Chatting with a neighbor yesterday I learned that she was feeling anxious about her son’s imminent departure for college–for all the usual motherly reasons, of course, but also because she would be left cooking just for one. “I’ve already noticed I can’t eat like a teenager any more,” she bemoaned while patting the little midriff bulge that begins to happen around midlife. She wondered what would happen without a growing teenage boy propelling her to make good meals.
As a 25-year veteran in the healthy meal making area, I’ve heard the “cooking for one” lament hundreds of times. And for the longest of times, I indulged the common assumption that it doesn’t make sense to cook just for one. I readily handed out free passes to any and all single householders. “Sure,” I would commiserate with them, “you can munch on miserable crackers and cheese and call it dinner.”
I get it, having a one-person household means your body no longer needs healthy meals, right?
And having only one at the table means you don’t deserve freshly-prepared meals, with inviting colors and smells.
And certainly, you’re not entitled to relax, put your feet up and savor the flavors.
As I began looking at things from these perspectives, the common assumptions about cooking for one started sounding pretty silly. So I started doing what all educated people should do with any common assumption heard more than ten times: Question it!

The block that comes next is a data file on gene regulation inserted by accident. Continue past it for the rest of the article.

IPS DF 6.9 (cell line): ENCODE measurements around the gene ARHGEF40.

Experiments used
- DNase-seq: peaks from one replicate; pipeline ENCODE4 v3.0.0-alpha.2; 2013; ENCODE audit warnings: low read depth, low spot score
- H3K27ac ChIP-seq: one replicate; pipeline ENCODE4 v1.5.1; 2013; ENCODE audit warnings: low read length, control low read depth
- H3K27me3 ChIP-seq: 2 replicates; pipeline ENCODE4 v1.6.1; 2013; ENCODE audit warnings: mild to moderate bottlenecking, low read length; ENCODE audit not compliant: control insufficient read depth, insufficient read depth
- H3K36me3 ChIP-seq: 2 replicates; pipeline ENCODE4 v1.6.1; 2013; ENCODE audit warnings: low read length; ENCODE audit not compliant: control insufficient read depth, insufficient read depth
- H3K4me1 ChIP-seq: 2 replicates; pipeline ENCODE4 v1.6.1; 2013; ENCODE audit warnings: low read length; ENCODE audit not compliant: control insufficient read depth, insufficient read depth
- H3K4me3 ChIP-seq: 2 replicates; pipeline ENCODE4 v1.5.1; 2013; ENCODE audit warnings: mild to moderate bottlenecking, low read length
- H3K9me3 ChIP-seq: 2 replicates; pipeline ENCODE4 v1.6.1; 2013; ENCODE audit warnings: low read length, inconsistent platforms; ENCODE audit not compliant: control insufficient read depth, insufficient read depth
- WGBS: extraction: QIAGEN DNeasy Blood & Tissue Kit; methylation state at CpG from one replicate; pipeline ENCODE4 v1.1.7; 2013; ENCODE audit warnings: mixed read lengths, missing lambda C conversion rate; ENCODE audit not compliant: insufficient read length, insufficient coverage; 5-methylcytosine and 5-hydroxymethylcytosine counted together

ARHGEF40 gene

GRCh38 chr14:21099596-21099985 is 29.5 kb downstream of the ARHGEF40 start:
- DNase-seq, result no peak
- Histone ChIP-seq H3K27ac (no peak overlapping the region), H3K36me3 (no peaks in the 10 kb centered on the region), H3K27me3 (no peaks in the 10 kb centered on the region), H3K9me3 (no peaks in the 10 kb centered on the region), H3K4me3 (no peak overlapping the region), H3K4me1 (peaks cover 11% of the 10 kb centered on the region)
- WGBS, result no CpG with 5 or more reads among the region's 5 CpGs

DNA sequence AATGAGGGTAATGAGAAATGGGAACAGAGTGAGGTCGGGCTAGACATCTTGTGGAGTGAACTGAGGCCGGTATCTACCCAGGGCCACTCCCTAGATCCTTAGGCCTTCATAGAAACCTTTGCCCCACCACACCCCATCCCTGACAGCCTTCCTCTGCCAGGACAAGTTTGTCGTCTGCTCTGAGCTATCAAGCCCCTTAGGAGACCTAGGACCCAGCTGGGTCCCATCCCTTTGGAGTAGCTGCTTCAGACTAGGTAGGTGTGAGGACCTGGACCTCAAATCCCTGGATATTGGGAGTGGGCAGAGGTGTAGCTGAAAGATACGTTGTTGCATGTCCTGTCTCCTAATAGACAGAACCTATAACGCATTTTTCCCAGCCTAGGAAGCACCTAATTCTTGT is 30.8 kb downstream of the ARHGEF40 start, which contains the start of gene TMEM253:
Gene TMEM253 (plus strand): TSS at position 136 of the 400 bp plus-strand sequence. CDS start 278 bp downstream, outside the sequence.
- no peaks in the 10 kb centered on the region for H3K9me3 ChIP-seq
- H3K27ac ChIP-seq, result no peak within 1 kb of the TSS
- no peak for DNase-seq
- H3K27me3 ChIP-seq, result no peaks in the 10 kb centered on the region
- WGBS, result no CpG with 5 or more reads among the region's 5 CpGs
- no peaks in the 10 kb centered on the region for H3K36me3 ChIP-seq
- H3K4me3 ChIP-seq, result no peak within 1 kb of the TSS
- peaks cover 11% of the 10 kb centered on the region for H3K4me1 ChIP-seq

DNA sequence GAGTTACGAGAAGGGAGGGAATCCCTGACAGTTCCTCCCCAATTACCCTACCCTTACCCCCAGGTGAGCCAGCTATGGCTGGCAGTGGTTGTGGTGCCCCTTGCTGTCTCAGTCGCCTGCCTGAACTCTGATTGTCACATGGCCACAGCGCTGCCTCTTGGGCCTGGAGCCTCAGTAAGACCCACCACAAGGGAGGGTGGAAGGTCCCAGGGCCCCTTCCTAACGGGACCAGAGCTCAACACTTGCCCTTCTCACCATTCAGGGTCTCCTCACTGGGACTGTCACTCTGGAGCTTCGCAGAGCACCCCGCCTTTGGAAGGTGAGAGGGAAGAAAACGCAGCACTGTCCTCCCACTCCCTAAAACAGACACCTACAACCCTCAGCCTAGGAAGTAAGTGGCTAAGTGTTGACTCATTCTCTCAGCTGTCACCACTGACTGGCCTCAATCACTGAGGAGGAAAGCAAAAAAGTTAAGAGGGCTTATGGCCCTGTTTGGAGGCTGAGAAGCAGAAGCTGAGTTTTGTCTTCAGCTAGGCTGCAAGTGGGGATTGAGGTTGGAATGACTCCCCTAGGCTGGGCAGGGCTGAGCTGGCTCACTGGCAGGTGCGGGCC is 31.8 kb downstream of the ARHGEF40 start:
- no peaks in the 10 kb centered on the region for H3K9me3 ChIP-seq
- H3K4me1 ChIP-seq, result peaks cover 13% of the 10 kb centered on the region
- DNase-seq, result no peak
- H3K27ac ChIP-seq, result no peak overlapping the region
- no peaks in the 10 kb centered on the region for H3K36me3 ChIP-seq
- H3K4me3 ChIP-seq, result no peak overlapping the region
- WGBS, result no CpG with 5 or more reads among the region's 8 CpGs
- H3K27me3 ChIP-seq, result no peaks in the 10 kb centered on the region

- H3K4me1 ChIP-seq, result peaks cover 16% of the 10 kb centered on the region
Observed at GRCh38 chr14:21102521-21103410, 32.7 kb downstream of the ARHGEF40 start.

- Why does a change in household numbers automatically require a decrease in meal quality?
- Who says it’s too much effort to cook a good meal for one?
- Why does someone else get to dictate what we do and don’t deserve?
- Do we have to believe the common assumption? Can it be changed?
I’m excited for our Cooking for One or Two (or Even a Few) class. It starts on Thursday, July 10. With nearly a third of households now having only one person, it’s time to begin creating a new common assumption that supports everyone’s access to the comfort, nurture and deliciousness of wholesome meals, no matter if there are one or ten at the table! Join us in class to start a new conversation–or add your thoughts below.
In the meantime, if you’re cooking just for one (or two or even a few), here’s a helpful strategy: Invest the time to make one good recipe, get a week’s worth of inspiration from the leftovers. Not only does this take care of the “deciding-what-to-cook-conundrum” ( the hardest part about cooking), the leftover bits and pieces give you a timesaving head start on meal making the rest of the week. See this strategy in action in the next couple posts where you’ll find:
a) the root recipe, Sautéed Beet and Snap Pea Salad with Steak Strips and Cumin Dressing
b) a list of likely leftovers from making the salad; and
c) quick “throw-together” dinner ideas for the rest of the week–plus a lunch
Be amazed at how a little upfront investment yields benefits–and great meals–all week long, even if there’s only one at the table.
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